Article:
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Jewish Doctor Quits, Internes Back at Posts

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Anti-Semitic internes of the Notre Dame Hospital, who last week precipitated a general sympathy strike of internes in five French hospitals here when they were dismissed for insubordination following appointment of Dr. Sam Rabinovitch to the staff, late last night returned to duty after the Jewish physician’s “sacrifice” resignation had been accepted by the hospital’s board of directors.

The internes made public apologies to the hospital for their act of insubordination, but at the same time stood firmly by their decision not to work with a Jewish doctor.

CONDONED BY DIRECTORS

All the strikers were officially forgiven by the hospital’s directors who, however, made a face-saving gesture by adopting a resolution condemning the strike as desertion.

In his letter of resignation Dr. Rabinovitch stated: “I feel that my decision will meet with the approval of the entire Jewish community because care of the sick has always been of first importance to the Jewish people.”

The strike of the internes, which had spread to include even regular staff physicians and almost brought a walk-out of 200 nurses at the hospital, caused a crisis that doctors feared might result in many fatalities among patients who were suffering from lack of attention.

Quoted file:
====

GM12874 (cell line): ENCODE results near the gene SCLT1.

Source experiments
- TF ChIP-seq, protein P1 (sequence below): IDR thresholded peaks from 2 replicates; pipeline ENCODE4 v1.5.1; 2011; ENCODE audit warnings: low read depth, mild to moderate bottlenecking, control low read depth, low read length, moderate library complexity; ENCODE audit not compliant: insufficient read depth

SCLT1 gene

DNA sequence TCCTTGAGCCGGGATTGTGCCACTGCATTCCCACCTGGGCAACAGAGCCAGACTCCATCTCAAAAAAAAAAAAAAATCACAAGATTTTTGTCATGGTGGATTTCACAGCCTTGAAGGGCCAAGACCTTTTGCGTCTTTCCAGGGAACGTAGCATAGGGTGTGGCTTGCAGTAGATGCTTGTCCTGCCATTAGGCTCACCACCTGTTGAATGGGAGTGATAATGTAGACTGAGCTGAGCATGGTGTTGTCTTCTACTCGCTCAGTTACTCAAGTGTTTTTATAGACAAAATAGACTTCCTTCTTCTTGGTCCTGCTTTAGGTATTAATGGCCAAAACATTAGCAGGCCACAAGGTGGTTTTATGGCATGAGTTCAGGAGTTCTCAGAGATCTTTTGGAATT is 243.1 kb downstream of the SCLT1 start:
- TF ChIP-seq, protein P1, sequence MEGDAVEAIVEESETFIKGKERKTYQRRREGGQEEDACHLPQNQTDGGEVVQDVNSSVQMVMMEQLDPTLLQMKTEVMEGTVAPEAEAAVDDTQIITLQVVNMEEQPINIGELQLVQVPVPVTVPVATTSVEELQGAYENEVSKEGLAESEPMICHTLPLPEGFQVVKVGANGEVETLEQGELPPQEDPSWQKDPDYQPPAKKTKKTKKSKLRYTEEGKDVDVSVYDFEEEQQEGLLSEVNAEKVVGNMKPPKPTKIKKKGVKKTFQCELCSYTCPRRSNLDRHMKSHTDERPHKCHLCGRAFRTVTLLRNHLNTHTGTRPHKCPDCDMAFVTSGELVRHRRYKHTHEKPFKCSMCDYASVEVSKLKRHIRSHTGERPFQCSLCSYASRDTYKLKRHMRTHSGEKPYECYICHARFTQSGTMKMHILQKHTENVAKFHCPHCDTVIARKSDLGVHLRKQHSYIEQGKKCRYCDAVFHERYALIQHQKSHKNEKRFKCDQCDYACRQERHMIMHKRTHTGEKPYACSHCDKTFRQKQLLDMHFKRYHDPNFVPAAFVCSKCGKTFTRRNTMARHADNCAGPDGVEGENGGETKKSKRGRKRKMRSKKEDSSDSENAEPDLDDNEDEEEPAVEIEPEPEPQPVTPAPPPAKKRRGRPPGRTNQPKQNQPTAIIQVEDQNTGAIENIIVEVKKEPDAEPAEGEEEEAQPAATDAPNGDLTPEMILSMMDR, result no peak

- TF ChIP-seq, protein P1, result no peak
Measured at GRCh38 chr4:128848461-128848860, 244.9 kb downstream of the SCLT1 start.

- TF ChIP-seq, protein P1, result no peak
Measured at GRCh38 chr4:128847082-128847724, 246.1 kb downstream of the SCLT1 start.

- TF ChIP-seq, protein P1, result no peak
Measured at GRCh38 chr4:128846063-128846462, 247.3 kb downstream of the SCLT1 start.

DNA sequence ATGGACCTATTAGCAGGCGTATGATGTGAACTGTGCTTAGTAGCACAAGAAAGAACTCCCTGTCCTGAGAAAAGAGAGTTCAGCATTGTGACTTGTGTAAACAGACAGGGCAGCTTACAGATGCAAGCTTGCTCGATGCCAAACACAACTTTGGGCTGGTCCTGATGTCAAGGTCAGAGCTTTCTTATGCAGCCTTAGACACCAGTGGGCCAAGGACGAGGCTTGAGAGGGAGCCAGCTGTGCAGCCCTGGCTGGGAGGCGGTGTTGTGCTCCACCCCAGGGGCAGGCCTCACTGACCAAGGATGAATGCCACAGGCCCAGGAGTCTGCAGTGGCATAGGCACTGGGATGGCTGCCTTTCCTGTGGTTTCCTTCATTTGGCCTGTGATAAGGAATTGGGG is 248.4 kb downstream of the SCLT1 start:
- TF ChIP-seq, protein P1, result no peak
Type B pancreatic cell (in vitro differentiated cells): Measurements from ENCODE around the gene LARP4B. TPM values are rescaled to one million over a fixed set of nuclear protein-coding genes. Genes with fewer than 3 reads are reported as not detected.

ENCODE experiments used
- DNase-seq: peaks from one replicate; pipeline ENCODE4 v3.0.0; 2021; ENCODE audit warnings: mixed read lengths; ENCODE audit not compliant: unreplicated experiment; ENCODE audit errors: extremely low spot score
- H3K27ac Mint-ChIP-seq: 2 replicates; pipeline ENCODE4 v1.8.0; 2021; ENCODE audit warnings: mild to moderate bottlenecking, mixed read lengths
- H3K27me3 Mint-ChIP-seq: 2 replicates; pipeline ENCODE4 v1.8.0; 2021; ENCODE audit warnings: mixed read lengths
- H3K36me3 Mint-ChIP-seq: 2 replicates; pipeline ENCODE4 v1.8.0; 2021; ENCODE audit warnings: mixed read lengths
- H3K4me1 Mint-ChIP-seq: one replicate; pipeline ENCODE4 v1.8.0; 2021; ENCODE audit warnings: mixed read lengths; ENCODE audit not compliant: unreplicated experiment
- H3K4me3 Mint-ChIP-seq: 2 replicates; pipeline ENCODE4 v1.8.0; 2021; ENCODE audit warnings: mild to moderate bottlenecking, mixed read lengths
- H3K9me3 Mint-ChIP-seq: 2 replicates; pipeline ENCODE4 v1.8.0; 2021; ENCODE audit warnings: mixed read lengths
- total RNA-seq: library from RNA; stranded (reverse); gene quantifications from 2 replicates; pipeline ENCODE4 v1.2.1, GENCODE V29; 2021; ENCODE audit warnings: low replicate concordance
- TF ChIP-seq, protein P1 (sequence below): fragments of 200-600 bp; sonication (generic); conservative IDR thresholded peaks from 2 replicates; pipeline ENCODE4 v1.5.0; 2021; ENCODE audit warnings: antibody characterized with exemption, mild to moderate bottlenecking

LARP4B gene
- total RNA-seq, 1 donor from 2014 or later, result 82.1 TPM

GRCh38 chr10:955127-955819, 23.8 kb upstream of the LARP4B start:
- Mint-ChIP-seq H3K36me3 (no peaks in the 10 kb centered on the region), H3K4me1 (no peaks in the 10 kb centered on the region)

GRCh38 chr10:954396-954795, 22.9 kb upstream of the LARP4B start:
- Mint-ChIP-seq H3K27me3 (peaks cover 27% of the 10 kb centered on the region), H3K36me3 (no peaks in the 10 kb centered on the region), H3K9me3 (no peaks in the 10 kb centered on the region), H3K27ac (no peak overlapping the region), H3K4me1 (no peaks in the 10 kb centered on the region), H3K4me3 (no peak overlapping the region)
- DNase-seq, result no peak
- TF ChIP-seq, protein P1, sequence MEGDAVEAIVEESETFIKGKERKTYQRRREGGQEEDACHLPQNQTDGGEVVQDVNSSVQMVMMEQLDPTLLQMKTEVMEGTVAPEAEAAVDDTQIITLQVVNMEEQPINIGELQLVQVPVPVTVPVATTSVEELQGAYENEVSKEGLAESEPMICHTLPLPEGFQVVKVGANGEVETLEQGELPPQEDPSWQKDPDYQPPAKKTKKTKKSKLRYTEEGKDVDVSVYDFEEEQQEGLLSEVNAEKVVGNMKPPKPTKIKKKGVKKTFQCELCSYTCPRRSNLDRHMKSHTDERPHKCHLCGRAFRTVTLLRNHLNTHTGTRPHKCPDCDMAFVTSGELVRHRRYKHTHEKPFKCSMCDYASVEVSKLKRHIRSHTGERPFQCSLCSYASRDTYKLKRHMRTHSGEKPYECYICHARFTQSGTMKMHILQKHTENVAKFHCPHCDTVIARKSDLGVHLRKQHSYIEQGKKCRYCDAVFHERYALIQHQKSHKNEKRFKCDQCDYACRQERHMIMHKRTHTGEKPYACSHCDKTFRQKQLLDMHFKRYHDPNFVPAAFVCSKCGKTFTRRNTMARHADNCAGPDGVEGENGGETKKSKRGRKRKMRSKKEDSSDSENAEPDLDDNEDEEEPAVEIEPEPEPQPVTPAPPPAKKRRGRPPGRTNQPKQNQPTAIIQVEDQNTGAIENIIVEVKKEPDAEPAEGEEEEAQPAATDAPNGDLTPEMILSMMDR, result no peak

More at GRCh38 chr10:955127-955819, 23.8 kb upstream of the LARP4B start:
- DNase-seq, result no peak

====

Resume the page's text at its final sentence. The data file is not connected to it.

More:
ARCAND’S HAND SEEN

Adrien Arcand, notorious French-Canadian anti-Semite, was believed to be one of the prime movers in the interne-strike just ended.

When internes of Notre Dame hospital went on strike Rene Laporte, the institution’s superintendent, issued a statement upholding his position regarding Dr. Rabinovitch and strongly condemning the stand taken by the internes. He dismissed the strikers.

The statement follows:

“At the beginning of June, the French-Canadian internet made a request to the medical bureau, in which they expressed their dissatisfaction at the engagement of a Jew in Notre Dame Hospital. They suggested that his services be dispensed with, notwithstanding the contract which the hospital had made with him. This communication went before the council which decided, after considerable deliberation, to respect the contract which it had undertaken with this doctor. The council sent this resolution to the Bureau of Administration, furnishing the explanation as requested in the case. The bureau, after further consideration, unanimously resolved to abide by the contract made by the hospital with this student, insisting that this contract had at no time interfered with the rights of any French-Canadian candidate.

“Following these different resolutions, the student internes still maintained their opposition. In the face of this insubordination, the council delegated one of its members to convey to them what would be the consequences of their attitude, as much from the hospital point of view as from the public standpoint in the circumstances.

“After this interview, the internes still persisted in this attitude towards the hospital authorities.

“On June 15, the date of commencement of their duties, they were asked to take up the positions to which they had been assigned. At midnight all work ceased, and they refused to assist the surgeons in emergency operations that took place that night. They also refused to answer ambulance calls, etc.

“In view of the internes” attitude, which could only be considered as an act of serious insubordination, the hospital authorities requested them to resign.

“The authorities of Notre Dame Hospital will receive with pleasure such applications for interneship as may be addressed to them.”

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